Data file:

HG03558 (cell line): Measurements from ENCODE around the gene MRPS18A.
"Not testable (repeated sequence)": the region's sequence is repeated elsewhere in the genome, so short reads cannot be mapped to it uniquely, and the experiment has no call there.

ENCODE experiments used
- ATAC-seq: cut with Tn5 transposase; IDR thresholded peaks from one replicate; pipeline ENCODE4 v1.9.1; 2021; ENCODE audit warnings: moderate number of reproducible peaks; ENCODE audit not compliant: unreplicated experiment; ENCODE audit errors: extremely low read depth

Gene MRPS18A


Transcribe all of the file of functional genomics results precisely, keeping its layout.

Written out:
HG03558 (cell line): Measurements from ENCODE around the gene MRPS18A.
"Not testable (repeated sequence)": the region's sequence is repeated elsewhere in the genome, so short reads cannot be mapped to it uniquely, and the experiment has no call there.

ENCODE experiments used
- ATAC-seq: cut with Tn5 transposase; IDR thresholded peaks from one replicate; pipeline ENCODE4 v1.9.1; 2021; ENCODE audit warnings: moderate number of reproducible peaks; ENCODE audit not compliant: unreplicated experiment; ENCODE audit errors: extremely low read depth

Gene MRPS18A